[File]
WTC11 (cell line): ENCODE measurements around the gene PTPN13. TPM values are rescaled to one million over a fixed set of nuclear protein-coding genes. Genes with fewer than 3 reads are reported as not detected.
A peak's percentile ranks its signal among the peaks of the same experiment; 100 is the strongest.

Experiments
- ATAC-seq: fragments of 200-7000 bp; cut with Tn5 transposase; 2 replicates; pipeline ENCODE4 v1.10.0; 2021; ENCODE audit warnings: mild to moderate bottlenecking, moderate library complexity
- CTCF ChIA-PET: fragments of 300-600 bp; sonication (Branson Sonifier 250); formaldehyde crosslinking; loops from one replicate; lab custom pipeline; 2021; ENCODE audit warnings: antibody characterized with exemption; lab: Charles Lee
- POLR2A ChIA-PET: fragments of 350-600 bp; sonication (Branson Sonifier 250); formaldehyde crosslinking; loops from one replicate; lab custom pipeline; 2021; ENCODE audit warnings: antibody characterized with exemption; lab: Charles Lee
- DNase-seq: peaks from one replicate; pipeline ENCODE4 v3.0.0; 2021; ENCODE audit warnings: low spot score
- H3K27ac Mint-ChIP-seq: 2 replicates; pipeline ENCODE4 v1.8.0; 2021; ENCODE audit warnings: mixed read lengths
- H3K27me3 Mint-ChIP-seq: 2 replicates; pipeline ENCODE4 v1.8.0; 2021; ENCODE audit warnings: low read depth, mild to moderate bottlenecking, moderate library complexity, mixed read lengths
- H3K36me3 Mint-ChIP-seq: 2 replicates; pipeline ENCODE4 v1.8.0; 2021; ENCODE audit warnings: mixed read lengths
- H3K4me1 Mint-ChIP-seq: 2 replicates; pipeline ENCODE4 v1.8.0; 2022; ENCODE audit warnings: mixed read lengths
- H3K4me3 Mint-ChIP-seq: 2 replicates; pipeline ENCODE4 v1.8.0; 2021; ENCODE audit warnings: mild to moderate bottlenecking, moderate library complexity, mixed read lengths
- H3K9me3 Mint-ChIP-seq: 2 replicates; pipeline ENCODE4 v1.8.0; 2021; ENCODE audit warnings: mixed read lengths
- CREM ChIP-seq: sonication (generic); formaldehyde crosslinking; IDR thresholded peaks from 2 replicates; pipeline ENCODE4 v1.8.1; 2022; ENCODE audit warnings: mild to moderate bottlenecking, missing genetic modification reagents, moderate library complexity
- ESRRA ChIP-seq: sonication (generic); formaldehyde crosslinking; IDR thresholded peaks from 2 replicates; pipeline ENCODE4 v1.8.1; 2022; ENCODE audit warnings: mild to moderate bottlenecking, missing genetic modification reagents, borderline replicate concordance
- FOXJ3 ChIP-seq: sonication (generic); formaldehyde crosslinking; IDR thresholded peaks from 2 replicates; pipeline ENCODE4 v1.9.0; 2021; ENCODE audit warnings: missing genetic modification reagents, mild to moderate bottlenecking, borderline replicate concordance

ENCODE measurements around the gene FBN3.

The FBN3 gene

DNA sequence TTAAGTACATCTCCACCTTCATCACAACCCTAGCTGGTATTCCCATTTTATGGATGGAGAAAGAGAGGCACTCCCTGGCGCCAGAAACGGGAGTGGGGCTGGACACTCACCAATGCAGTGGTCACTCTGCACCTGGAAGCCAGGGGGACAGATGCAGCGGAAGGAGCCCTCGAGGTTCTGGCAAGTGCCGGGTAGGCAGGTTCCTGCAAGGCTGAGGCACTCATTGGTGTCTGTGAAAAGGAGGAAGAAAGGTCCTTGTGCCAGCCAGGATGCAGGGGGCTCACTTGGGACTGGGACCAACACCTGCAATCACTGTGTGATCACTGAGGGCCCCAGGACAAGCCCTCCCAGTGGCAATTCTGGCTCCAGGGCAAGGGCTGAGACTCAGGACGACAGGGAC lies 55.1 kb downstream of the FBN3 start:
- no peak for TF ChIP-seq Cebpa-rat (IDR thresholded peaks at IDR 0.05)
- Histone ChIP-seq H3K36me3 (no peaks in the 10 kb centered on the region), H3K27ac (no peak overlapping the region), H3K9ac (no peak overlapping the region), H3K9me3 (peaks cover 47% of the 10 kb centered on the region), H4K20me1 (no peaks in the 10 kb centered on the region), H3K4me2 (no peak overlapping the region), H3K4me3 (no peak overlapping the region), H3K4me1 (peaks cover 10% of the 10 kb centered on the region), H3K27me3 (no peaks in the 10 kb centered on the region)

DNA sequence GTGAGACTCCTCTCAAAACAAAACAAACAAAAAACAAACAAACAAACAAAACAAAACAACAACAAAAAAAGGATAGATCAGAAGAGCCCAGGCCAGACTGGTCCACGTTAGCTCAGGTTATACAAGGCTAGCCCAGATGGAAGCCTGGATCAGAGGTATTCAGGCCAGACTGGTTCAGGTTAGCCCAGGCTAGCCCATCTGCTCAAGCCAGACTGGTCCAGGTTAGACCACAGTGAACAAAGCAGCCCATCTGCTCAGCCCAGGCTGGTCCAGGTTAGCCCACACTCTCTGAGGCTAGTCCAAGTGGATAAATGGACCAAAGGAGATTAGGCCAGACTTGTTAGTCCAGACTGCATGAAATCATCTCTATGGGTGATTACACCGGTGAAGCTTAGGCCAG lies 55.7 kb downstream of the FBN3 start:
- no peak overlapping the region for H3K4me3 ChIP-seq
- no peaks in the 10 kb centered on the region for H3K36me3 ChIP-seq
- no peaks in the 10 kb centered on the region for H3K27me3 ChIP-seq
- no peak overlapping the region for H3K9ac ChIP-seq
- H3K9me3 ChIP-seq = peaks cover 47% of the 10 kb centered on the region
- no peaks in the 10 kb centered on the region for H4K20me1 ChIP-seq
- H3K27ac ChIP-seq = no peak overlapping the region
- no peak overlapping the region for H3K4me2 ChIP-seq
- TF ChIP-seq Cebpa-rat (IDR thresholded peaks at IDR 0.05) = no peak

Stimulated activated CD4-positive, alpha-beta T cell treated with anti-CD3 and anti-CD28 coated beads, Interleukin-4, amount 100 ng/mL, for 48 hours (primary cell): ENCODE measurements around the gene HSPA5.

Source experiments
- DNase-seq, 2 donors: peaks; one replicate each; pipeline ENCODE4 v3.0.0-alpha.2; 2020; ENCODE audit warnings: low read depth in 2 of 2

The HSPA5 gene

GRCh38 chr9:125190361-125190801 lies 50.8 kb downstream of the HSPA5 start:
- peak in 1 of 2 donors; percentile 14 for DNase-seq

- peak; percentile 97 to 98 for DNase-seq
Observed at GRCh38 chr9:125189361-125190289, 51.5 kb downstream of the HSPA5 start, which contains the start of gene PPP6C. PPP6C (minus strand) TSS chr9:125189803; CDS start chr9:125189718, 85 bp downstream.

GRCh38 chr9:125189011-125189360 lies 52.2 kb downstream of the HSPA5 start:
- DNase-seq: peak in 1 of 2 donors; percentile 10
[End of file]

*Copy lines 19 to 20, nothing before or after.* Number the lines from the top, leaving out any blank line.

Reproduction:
DNA sequence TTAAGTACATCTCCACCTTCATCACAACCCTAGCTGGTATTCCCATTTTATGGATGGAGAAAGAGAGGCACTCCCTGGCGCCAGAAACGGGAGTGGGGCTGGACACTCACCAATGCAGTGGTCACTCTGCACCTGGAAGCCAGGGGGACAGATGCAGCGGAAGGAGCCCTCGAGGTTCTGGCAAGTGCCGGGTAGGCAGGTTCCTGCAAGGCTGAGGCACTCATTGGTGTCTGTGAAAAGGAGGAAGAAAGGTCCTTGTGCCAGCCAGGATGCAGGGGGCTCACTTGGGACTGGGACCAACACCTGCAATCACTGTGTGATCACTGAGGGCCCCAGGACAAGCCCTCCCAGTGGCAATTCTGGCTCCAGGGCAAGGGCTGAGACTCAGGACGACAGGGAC lies 55.1 kb downstream of the FBN3 start:
- no peak for TF ChIP-seq Cebpa-rat (IDR thresholded peaks at IDR 0.05)